If he marries and assumes the dominant role, then the marriage does not portend well.  Unless the real life circumstances provide an enormous amount of compensatory cement to the marriage, the master will torment the slave subtly or overtly and finally leave him.  If he assumes the subjugated role, then for much of the time lie will resemble the narcissistic N type, and his aggressive component will be strongly muted.

The female of this character type, in modern Western society, may lead a particularly turbulent life.  And given her total confusion with regard to the instinctual demons that are propelling her through life like a speedboat out of control, one cannot help but be sympathetic toward her.  She feels that she is destined to do great things, but somehow feels that she is not "normal".  She wants to work with others, but bitterly resents being asked to do anything for anyone.

She has pride in her beauty, but somehow feels that she is physically flawed.  It is perplexing to others how this individual, often frankly attractive, has almost invariably a negative body image of herself, a flaw, whether it be an imperfect complexion, an imperfect nose, this feature or that.  Somehow her narcissistic voice demands physical "perfection" of herself.  And in response to the disparate feelings of ugliness on the one hand, and the need to be a ravishing beauty on the other, she places an enormous investment in efforts to enhance her physical appearance.  There is an emphasis on fashionable, perfectly-matching clothes, with price being no object, on accessories of dress, on her hair style, on nail polish, cosmetics and perfumes, and the like.  In some cases this emphasis superficial qualities of personal adornment is so striking that one has the impression that she is gaudily attempting to gild a lily.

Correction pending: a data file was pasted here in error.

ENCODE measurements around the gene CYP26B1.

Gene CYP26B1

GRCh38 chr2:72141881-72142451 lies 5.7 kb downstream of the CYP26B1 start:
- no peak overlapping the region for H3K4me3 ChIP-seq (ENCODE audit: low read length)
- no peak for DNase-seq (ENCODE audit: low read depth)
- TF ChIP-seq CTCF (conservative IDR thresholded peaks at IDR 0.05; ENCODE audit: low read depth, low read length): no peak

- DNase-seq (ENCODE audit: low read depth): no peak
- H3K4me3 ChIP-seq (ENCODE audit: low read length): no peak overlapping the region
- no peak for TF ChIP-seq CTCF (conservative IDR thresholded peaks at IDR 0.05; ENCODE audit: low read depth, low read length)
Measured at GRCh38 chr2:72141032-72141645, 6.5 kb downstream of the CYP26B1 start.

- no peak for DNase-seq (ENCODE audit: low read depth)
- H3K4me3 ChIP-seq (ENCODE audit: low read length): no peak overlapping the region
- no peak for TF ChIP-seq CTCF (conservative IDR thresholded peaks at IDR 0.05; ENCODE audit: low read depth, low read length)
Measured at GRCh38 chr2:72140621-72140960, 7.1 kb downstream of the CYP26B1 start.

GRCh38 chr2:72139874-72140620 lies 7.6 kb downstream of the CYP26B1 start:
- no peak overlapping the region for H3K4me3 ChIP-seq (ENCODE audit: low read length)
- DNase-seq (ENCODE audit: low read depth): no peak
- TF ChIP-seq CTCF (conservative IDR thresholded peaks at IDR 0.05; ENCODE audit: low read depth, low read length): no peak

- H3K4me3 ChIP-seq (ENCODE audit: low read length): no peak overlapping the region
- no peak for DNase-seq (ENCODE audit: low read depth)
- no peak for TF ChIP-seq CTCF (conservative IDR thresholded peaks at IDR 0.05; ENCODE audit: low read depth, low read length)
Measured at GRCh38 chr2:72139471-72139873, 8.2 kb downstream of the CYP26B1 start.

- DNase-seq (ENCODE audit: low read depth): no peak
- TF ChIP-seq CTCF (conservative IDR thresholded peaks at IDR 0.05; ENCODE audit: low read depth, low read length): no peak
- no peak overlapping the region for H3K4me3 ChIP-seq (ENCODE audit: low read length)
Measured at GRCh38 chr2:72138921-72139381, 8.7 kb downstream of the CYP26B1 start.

With regard to her sexuality, in which there is so much pride invested, total confusion reigns.  Being an aggressive type she instinctively scorns weakness, but all the while dreaming of a superman who will overpower her and possess her, she paradoxically seeks men whom she can dominate and subjugate.  And in doing so, she almost invariably chooses among those who long for submission. And in dominating she wonders why she cannot submit to true love, why she cannot be tender, and why she is, despite all of her investment in sexuality, often sexually unresponsive.  And it is in her unresponsiveness and in her need to dominate all aspects of a sexual relationship -- sometimes to the fringes of normality -- that one senses her desperation.  It the desperation of a person who, despite the whirlwind of activity surrounding her, is essentially alone and forlorn in her life.  It is the desperation of a voice crying in the wilderness.

There is little doubt that an individual of the NA type (or N type) has a predilection for an older mate, as has been noted by literary figures of the past.  For example, the playwright Henryk Ibsen, at the age of 61, became involved in an affair with a young predatory female, Emilie Bardach, who was to become the character Hilda Wangel in two of his plays.  We can see, in fact, in Ibsen's play "The Master Builder" the broad outlines of what must have been basic dynamics of Ibsen's relationship with Emilie.  The character Solness is clearly Ibsen himself, and although he is the object of Hilda's sexually predatory nature, this aspect is secondary.  Solness is, to be sure, a sexual being, and even a father figure, but he is above all Hilda's ideal image of her unbridled ambition.  We realize, now, why the NA female is drawn to an older man.  It is the ulterior motive of the narcissistic behavioral complex that is telling her subliminally:  "He is your ideal image. He is your promise of glory.  You and he are one and the same.  Lose yourself completely in him.  Merge with him."  Unfortunately, her aggressive nature is telling her, "Dominate him every day and in every way", hence her sadistic trends may ultimately doom any hopes for a stable relationship.